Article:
The problem with Mr. Q’s saliva buildup is it varies from only a minor problem to one where he is spitting it out sometimes every few minutes. It is very inconsistent, but always omnipresent.

This particular problem may not be related to dementia / Alzheimer’s. His doctor said it is not uncommon for older people to have overactive salivary glands.

I am including it here because we have two Alzheimer’s residents with the same problem and neither had the problem before.

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  1. It’s interesting to read of other dementia sufferers with this problem. My father was diagnosed with Parkinson’s and dementia and he is an incessant spitter. My mother, sister, and I care for him at home, so one can imagine the problem there is with him spitting on every surface he comes by. Like you wrote, we have to always be after him to wipe or mop his spit off of the walls, counters, doors, floors, the car, etc.

    While we do notice a pattern in his spitting, for example:when he needs/wants something; If he’s bored and anxious; or if he forgets how to say something, we have no idea if those really are the reasons why he does it. Our uncertainty lies in that he’ll spit no matter what. Sometimes he does it for a whole hour straight, and by then he certainly has no more saliva left, in which case he’ll wring his mouth out real hard..At first we thought maybe he did it only with us, but when he started spitting at our lady neighbor, whom he adores, we realized that it was part of the illness.

    His doctors have told us that many Parkinson’s patients, particularly ones with dementia, have the tendency to drool. Mainly because they progressively lose the ability to swallow and that in my father’s case, he spits. But, after reading this I think we should ask his doctors about the saliva buildup on his next visit.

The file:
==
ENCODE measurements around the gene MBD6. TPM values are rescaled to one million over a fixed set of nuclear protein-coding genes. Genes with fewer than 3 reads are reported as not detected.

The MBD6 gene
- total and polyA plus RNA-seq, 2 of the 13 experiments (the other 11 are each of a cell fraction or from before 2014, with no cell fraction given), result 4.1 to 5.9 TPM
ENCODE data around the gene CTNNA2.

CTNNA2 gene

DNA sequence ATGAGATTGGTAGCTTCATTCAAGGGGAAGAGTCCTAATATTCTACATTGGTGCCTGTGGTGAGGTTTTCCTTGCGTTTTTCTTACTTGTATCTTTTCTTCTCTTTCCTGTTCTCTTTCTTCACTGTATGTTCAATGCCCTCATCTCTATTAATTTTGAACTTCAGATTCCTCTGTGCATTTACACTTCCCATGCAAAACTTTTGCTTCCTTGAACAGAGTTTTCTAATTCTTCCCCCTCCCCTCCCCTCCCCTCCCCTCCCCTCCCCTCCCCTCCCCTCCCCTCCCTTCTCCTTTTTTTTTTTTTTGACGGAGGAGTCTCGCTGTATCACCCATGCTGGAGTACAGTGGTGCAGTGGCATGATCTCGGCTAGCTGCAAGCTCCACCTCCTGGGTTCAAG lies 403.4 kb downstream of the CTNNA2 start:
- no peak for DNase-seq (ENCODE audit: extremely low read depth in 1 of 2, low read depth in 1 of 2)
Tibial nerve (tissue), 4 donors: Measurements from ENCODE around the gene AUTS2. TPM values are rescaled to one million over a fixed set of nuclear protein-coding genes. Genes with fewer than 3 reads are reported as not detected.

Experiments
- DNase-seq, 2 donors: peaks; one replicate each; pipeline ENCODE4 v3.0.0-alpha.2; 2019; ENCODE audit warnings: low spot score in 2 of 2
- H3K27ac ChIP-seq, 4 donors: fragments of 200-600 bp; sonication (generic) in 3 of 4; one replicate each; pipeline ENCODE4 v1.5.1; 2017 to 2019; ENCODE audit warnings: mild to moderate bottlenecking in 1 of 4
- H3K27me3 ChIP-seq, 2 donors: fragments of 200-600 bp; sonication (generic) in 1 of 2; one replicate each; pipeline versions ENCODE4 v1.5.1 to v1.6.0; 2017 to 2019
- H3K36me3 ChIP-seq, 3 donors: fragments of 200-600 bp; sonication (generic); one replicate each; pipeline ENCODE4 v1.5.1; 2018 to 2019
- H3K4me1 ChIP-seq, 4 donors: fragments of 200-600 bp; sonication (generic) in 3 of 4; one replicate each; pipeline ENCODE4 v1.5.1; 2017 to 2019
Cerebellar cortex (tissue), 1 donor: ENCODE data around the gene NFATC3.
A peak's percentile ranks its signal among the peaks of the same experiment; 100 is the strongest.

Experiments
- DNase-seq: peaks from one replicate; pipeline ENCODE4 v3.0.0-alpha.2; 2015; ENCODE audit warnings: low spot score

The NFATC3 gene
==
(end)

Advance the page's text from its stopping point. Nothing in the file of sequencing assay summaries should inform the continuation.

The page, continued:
*I’d like to mention a nasty little detail about the intensity of my father’s spitting. He also suffers from COPD. One would think that a weakness in the lungs would disable a person to spit very hard or far at all, but when he gets in one of his terrible moods, it’s best for everyone if they don’t stand closer than a couple yards in front of him. At home we get the feeling that this spitting has lots to do with the disease and the patient’s moods.

  2. my dad does the same thing. I notice it when he is being cared for and becomes agitated. He is blind and bedridden. He developed bad ulcers so we had to bring him to the hospital. The spitting continued, and uncaring, insensitive care professionals who react ( and I can’t blame them the first time) unprofessionally add to the problem. When I help my mom to take care of him, I speak to him and let him know everything we are going to do. I let him know when I don’t appreciate his behavior when it gets bad and he most time than not he calms down. I find that maybe they sense agitation from us and in a strange way might be a sense of exercising their indipendance. The spitting and defiance when we try to help. But I am not a clinician. I hope one answers.